See the full 'Worm Moon' eclipsed by Earth's shadow this weekend, exactly 2 weeks before the April 8 total solar eclipse

This photograph shows a full moon before the peak of the penumbral eclipse as seen from Pakistan's capital of Islamabad late August 7, 2017.
A penumbral lunar eclipse as seen from Pakistan in 2017. (Image credit: AFP PHOTO / AAMIR QURESHI (Photo credit should read AAMIR QURESHI/AFP via Getty Images)

On Monday (March 25), people across much of the world will have the chance to witness the "Worm Moon eclipse."

The third full moon of 2024 — sometimes nicknamed the "Worm Moon" for the worms and beetles commonly seen emerging at the beginning of spring, according to the Farmer's Almanac — will move through Earth's outer shadow, resulting in a slight penumbral lunar eclipse that will make the full moon appear dimmer as an odd-looking shadow moves across its surface.

The almost perfect alignment of the moon, Earth and the sun will put the moon on a celestial trajectory that will cause a total solar eclipse on April 8.

In North America, there will be two important times to observe the moon. The first is at dusk on Sunday, March 24, when the full Worm Moon will rise in the east. You can find the exact time for your location on this moonrise calculator. (The moon will also appear bright and full one day before and after the true full moon.)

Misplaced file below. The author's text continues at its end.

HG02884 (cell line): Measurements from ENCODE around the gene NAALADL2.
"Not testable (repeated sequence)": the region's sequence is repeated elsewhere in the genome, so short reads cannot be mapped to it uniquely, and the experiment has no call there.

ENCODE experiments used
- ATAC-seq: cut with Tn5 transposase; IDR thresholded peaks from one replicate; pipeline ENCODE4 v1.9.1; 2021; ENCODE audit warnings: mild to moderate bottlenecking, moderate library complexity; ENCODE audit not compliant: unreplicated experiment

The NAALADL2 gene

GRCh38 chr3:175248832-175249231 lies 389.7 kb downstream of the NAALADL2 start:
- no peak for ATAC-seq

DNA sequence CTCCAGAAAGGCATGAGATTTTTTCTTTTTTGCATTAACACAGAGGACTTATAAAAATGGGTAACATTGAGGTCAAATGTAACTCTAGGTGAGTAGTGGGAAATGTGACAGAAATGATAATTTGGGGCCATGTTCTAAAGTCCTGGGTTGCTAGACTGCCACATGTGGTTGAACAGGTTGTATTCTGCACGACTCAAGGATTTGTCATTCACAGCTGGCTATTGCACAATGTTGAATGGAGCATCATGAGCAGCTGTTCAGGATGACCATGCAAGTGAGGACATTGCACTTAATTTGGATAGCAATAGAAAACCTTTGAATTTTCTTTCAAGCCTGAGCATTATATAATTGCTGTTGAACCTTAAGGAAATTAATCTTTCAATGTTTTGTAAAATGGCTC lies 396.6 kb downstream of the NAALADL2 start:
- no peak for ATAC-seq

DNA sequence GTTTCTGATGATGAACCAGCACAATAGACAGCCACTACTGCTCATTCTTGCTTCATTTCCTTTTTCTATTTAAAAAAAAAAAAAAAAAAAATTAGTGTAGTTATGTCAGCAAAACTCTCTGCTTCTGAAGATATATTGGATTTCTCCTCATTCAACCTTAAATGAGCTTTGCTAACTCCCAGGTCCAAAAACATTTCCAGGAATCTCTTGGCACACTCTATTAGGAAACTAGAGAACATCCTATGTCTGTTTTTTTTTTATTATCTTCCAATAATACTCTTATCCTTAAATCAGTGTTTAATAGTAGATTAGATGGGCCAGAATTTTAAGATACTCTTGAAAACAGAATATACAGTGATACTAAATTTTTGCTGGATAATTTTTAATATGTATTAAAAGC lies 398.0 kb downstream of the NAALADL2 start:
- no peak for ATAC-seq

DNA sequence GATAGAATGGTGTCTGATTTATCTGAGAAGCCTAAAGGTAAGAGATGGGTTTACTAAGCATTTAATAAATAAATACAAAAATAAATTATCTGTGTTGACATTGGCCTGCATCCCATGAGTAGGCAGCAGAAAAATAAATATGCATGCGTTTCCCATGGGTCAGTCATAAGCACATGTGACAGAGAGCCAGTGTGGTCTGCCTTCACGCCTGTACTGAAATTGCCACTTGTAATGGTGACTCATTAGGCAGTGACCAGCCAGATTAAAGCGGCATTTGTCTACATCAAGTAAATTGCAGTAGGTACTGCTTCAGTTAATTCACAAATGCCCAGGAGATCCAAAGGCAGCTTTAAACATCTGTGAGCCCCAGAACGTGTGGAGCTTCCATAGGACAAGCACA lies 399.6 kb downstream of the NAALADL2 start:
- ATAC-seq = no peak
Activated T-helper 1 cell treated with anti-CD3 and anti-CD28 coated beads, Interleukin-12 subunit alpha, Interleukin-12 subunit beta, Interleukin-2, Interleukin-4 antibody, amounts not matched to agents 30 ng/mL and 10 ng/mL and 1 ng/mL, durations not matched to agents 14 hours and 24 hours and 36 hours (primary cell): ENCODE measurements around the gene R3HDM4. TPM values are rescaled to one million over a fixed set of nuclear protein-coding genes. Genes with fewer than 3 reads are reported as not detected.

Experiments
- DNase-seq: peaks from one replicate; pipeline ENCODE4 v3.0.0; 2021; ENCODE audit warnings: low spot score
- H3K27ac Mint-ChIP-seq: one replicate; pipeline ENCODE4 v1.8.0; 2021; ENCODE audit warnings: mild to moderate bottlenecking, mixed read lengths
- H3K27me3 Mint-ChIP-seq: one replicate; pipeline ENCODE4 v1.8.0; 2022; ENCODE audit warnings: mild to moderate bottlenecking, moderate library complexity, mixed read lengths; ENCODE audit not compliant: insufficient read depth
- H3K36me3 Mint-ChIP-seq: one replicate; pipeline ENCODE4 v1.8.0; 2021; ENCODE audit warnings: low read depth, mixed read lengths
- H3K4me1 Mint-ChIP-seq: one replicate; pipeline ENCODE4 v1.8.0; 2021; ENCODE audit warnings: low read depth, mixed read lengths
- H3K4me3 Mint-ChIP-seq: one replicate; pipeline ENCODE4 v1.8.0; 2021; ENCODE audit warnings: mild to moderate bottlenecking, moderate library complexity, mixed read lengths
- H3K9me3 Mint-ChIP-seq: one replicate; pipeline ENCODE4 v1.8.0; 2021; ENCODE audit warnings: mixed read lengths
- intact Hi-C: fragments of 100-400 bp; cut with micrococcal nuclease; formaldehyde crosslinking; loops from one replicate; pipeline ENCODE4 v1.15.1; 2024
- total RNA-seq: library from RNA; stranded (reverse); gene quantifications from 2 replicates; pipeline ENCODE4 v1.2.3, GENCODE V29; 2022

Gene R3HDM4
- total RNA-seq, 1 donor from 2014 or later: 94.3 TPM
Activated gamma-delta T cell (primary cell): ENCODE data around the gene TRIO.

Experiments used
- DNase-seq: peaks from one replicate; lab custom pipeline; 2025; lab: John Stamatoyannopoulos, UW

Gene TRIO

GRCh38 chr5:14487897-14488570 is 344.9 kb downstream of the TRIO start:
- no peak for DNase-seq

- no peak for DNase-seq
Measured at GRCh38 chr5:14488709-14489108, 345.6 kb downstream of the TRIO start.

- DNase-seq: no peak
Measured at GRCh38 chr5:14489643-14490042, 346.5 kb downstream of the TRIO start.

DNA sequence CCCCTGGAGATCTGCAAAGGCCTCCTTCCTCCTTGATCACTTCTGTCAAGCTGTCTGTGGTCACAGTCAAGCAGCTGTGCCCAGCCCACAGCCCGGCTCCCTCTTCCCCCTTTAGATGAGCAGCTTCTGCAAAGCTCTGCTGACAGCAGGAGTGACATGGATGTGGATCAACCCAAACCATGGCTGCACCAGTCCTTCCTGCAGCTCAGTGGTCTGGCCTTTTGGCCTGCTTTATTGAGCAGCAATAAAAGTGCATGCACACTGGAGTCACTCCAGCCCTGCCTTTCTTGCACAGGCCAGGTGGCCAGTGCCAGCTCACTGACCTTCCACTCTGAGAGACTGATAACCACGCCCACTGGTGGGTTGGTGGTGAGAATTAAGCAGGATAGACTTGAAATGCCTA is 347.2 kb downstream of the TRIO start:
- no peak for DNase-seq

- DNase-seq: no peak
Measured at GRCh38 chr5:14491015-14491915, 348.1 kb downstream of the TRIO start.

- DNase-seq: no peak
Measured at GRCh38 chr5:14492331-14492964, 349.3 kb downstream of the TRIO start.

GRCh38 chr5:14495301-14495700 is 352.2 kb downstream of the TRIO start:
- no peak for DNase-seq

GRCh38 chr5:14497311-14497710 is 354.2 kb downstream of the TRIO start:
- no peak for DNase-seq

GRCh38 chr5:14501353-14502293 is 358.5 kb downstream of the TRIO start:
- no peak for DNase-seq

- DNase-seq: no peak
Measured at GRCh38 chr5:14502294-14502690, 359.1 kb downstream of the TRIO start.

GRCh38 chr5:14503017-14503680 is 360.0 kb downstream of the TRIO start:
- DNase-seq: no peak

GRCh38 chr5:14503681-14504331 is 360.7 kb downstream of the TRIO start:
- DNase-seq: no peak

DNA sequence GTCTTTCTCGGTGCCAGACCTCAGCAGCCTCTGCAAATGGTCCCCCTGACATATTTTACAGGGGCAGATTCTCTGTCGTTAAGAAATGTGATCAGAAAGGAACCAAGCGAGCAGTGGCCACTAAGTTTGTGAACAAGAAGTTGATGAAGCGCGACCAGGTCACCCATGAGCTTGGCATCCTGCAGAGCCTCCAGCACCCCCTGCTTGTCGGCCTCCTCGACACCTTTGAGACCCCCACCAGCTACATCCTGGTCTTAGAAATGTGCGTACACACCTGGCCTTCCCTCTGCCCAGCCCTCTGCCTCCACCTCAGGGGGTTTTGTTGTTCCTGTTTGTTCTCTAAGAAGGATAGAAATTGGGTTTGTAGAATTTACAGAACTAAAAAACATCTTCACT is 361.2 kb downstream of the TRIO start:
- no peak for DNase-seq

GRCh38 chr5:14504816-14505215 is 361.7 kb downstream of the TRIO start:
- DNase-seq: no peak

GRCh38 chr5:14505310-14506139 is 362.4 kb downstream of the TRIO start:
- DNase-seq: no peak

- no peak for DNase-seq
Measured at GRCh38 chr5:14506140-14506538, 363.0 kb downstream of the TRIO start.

The second observation window is a few hours later, during the early hours of Monday, March 25, when the full moon will move through Earth's outer shadow — its penumbra — between 12:53 and 5:32 a.m. EDT. Over four hours and 39 minutes, Earth's shadow will gradually move across the lunar surface from southeast to northwest from our perspective.

Related: April 8 total solar eclipse: The best places to stargaze near the path of totality

At the event's peak, enough sunlight will be blocked from reaching the moon to cause 95% of the lunar surface to be in shadow. That will occur at 3:12 a.m. EDT. Watching the edge of Earth's shadow darkening the moon is a subtle-yet-beautiful sight, so look south around an hour before and after the time of maximum eclipse.

This eclipse will be visible from North and South America, Europe, East Asia, Australia and New Zealand. It signals the beginning of an eclipse season, during which the moon crosses the ecliptic — the sun's path through Earth's sky — during successive full and new phases. That will result in a perfect alignment of Earth, the moon and the sun, causing the April 8 total solar eclipse, which will be visible from Mexico, the U.S. and Canada.

The next lunar eclipse will be a partial lunar eclipse on Sept. 18. That will be a prelude to an annular — or "ring of fire" — solar eclipse that will be visible from Rapa Nui/Easter Island, Chile and Argentina on Oct. 2.

Live Science contributor

Jamie Carter is a freelance journalist and regular Live Science contributor based in Cardiff, U.K. He is the author of A Stargazing Program For Beginners and lectures on astronomy and the natural world. Jamie regularly writes for,, Forbes Science, BBC Wildlife magazine and Scientific American, and many others. He edits